A few weeks ago Australian Skeptics was informed that a complaint was lodged against us with the NSW Health Care Complaints Commission by chiropractor Joseph Ierano. On Friday, the 23rd of October, we received a letter from the HCCC stating that it has dismissed the complaint. The Commission has determined that we are not a “health services provider” as defined in the legislation and therefore do not fall under the jurisdiction of the complaints procedure.
You may be surprised to know that in one sense we are disappointed. While we appreciate the Commission’s heavy workload, we had hoped for the HCCC to investigate any merits of Ierano’s claims about chiropractic generally, rather than to dismiss it on what is primarily a technicality. In fact, we have been collecting information that may lead to future action against Ierano and other chiropractors for providing and promoting unproven health services. In the specific case of Joseph Ierano for example, he is making the following claim, among other, on his website:
3. What can chiropractic cure?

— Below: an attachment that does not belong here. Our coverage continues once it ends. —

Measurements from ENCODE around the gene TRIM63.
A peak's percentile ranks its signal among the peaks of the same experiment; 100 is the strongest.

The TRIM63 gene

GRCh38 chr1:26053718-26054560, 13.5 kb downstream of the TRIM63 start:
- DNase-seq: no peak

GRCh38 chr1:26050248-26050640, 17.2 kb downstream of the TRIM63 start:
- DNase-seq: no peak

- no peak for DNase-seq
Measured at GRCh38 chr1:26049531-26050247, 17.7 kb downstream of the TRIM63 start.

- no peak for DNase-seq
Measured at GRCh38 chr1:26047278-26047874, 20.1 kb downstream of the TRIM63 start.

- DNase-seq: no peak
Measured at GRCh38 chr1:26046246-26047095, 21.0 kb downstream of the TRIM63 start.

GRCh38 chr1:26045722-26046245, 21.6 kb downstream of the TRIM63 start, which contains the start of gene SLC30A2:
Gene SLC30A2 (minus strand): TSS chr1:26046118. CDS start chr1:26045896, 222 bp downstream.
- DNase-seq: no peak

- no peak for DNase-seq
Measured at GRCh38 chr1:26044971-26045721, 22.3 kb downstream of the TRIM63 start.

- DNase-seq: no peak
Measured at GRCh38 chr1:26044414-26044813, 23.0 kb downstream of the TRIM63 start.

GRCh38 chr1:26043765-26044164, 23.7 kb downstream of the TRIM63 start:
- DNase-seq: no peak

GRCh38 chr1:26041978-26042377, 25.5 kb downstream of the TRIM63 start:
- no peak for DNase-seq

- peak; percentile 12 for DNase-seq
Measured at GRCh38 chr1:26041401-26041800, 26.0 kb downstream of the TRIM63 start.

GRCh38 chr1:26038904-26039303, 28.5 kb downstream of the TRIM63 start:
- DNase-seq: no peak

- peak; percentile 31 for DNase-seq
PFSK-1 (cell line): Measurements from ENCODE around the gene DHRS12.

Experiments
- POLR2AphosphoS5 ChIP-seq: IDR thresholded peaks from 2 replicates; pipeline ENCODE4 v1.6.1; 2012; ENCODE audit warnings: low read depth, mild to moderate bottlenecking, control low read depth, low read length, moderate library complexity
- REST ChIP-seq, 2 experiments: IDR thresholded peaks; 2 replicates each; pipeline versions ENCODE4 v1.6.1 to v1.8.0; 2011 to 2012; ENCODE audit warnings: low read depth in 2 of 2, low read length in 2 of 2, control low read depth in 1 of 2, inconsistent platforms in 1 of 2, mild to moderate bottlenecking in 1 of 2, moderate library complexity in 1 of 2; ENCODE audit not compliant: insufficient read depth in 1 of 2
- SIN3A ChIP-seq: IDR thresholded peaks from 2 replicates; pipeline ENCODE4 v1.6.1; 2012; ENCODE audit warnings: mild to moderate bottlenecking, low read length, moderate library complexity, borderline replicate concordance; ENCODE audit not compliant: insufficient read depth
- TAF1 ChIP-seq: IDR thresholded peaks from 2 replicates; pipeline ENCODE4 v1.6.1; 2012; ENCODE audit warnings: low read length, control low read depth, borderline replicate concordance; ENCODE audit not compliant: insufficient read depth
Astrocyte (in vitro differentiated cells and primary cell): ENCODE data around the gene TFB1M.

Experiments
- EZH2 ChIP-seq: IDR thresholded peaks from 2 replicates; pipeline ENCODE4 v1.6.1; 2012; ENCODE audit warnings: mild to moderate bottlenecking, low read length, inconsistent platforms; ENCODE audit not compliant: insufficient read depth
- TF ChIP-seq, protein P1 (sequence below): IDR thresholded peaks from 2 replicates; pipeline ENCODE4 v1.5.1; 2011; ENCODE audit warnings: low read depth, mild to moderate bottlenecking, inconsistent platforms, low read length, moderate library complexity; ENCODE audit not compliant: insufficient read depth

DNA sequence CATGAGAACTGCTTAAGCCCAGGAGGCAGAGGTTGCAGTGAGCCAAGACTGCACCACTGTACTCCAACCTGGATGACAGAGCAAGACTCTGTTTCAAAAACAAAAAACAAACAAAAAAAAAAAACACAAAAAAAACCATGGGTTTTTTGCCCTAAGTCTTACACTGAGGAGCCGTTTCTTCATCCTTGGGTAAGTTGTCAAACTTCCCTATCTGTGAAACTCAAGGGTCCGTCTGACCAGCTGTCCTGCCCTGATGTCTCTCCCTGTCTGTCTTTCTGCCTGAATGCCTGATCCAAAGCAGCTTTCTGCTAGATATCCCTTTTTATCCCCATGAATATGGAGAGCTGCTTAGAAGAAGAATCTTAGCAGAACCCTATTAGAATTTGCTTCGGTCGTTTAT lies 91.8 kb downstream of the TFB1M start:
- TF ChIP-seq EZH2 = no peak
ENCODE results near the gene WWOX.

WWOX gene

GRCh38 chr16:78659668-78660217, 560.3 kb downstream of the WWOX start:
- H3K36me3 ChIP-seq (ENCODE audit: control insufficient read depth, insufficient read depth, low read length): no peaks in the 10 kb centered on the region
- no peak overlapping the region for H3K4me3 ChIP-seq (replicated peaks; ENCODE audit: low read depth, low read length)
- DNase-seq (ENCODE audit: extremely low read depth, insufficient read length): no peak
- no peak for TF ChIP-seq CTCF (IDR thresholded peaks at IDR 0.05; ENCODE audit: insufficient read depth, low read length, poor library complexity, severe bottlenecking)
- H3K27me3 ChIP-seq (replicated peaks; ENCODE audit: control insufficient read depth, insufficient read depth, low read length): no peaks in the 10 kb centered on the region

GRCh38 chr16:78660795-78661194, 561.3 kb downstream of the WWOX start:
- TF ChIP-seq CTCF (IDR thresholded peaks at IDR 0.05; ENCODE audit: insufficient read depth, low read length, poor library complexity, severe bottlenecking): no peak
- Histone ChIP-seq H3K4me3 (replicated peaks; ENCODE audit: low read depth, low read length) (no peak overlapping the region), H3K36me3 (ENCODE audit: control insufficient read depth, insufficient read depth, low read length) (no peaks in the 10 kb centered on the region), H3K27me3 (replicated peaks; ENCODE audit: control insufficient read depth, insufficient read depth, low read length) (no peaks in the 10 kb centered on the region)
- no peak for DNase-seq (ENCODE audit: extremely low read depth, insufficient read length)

There is virtually no evidence of disease cure. Data suggests that chiropractic helps the body in many ways, though. If you want a condition based appraisal of what my patients see me for, click here. More and more, however, we can find papers and research on back and neck pain, head ache, childhood problems like asthma and colic, and chronic disease sufferers like Multiple Sclerosis and Parkinsons Disease.
Ierano starts with the admirably accurate claim that there is no evidence for disease cure, but then goes on to claim that there are papers on the treatment of many conditions using chiropractic, though he does not say whether those papers show positive results. This raises the suspicion that he is trying to create the impression of positive results, without actually saying that such results exist (which could get him into trouble if not true).
As Ierano noted and as also mentioned in our letter of response to him, there is virtually no evidence for efficacy of chiropractic for anything other than some marginal relief of back pain. There is also no evidence that subluxations exist (except when chiropractors change the meaning of the word), which leaves the practice of chiropractic on very shaky grounds.
If Ierano or other chiropractors want to provide good quality evidence for chiropractic that has not already been dealt with and thoroughly debunked by the likes of Professor Edzard Ernst, we are confident the scientific world would be interested. Until they do, they should refrain from making claims unsupported by evidence or complaining when the risks and lack of evidence for efficacy are highlighted.